Now we pray to God that you will not do anything wrong– not so that people will see that we have stood the test but so that you will do what is right even though we may seem to have failed.
    8 For we cannot do anything against the truth, but only for the truth.
    9 We are glad whenever we are weak but you are strong; and our prayer is that you may be fully restored.
    (2 Cor. 13:7-9 NIV)

    I pray that the eyes of your heart may be enlightened in order that you may know the hope to which he has called you, the riches of his glorious inheritance in his holy people,
    19 and his incomparably great power for us who believe. That power is the … (Eph. 1:18-19 NIV)

    I pray that out of his glorious riches he may strengthen you with power through his Spirit in your inner being,
    17 so that Christ may dwell in your hearts through faith. And I pray that you, being rooted and established in love,
    18 may have power, together with all the Lord’s holy people, to grasp how wide and long and high and deep is the love of Christ,
    19 and to know this love that surpasses knowledge– that you may be filled to the measure of all the fullness of God.
    (Eph. 3:16-19 NIV)

    I thank my God every time I remember you.
    4 In all my prayers for all of you, I always pray with joy …
    9 And this is my prayer: that your love may abound more and more in knowledge and depth of insight,
    10 so that you may be able to discern what is best and may be pure and blameless for the day of Christ,
    11 filled with the fruit of righteousness that comes through Jesus Christ– to the glory and praise of God.
    (Phil. 1:3-11 NIV)

    We continually ask God to fill you with the knowledge of his will through all the wisdom and understanding that the Spirit gives,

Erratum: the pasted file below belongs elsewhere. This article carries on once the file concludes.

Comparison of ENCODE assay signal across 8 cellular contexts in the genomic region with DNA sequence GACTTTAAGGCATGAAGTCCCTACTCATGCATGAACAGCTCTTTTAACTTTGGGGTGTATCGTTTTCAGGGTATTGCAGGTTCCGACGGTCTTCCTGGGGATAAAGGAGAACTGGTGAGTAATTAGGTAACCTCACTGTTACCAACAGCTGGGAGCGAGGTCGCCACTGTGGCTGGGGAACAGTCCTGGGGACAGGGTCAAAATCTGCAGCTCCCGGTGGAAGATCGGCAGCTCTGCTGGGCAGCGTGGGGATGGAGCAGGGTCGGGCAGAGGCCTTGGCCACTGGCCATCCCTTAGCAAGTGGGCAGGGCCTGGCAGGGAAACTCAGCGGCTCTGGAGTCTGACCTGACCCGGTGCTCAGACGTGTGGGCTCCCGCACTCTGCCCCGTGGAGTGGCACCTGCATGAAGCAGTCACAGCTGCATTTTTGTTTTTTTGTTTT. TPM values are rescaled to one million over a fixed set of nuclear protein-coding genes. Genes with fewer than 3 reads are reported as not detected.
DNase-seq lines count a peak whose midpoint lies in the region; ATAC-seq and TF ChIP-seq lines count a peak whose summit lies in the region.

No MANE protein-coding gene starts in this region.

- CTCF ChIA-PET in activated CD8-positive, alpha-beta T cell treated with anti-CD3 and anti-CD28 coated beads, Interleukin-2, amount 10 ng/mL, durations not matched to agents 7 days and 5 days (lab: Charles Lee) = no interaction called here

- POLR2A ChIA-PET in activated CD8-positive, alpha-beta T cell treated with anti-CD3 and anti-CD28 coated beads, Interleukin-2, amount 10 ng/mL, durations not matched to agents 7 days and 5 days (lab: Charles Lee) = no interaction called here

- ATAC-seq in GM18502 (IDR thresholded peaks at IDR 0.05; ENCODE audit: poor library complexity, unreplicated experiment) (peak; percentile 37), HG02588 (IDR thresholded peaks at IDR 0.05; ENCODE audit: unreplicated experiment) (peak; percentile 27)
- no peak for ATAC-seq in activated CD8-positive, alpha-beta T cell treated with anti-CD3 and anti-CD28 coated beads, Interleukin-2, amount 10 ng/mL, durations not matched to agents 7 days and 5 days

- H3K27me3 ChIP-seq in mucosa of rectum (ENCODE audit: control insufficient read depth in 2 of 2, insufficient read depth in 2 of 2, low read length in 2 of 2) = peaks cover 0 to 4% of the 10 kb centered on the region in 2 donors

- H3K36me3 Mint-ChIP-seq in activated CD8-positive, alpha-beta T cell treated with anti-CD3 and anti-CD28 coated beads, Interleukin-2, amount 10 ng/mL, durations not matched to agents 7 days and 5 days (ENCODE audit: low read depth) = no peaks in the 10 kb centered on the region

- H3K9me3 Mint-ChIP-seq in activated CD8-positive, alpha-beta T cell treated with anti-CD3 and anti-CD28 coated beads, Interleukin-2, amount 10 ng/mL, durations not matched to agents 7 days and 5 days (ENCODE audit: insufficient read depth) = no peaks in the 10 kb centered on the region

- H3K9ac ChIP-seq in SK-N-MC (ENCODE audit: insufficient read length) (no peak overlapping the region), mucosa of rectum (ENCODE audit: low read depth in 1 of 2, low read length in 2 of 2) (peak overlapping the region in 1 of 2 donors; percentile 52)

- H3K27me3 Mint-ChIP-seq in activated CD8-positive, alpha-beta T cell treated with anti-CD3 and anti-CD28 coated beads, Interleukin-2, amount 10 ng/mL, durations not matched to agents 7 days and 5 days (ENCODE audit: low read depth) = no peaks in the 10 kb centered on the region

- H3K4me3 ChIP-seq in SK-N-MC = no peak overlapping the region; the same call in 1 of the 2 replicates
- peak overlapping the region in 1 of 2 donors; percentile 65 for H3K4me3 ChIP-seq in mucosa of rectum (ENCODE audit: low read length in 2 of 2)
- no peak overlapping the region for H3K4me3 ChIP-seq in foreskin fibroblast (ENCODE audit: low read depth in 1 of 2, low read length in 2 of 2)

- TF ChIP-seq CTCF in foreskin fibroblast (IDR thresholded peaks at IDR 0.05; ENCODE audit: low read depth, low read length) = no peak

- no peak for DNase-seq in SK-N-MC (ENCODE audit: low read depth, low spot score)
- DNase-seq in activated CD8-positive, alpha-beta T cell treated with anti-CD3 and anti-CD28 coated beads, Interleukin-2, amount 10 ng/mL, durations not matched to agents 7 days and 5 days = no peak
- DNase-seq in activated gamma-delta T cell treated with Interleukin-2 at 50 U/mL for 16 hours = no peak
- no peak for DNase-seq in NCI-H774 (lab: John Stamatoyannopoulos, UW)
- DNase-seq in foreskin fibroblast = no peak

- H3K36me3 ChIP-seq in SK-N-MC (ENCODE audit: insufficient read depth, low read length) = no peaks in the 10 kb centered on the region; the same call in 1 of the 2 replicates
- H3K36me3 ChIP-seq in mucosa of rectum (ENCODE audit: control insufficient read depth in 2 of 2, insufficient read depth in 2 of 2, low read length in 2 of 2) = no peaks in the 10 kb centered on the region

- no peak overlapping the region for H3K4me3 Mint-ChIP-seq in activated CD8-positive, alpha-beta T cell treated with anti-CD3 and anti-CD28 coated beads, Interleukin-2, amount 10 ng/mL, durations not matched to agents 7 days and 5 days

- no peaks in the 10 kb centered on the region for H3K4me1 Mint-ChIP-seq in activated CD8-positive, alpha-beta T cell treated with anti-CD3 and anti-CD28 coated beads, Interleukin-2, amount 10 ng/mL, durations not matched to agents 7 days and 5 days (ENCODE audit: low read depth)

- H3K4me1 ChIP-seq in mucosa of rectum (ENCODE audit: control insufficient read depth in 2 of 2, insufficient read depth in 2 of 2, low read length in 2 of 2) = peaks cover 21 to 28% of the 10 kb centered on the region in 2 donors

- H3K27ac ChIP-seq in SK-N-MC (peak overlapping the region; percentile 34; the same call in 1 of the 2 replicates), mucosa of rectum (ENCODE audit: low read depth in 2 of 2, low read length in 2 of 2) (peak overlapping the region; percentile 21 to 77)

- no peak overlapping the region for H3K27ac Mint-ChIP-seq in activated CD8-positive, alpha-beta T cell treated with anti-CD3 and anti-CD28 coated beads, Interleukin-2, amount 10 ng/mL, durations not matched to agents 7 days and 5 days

10 so that you may live a life worthy of the Lord and please him in every way: bearing fruit in every good work, growing in the knowledge of God,
    11 being strengthened with all power according to his glorious might so that you may have great endurance and patience,
    12 and giving joyful thanks to the Father, who has qualified you to share in the inheritance of his holy people in the kingdom of light.
    13 For he has rescued us from the dominion of darkness and brought us into the kingdom of the Son he loves, (Col. 1:9-13 NIV)

    How can we thank God enough for you in return for all the joy we have in the presence of our God because of you?
    10 Night and day we pray most earnestly that we may see you again and supply what is lacking in your faith.
    (1 Thess. 3:9-10 NIV)

    With this in mind, we constantly pray for you, that our God may make you worthy of his calling, and that by his power he may bring to fruition your every desire for goodness and your every deed prompted by faith.
    12 We pray this so that the name of our Lord Jesus may be glorified in you, and you in him, according to the grace of our God and the Lord Jesus Christ.
    (2 Thess. 1:11-12 NIV)

    I pray that your partnership with us in the faith may be effective in deepening your understanding of every good thing we share for the sake of Christ. (Phlm. 1:6 NIV)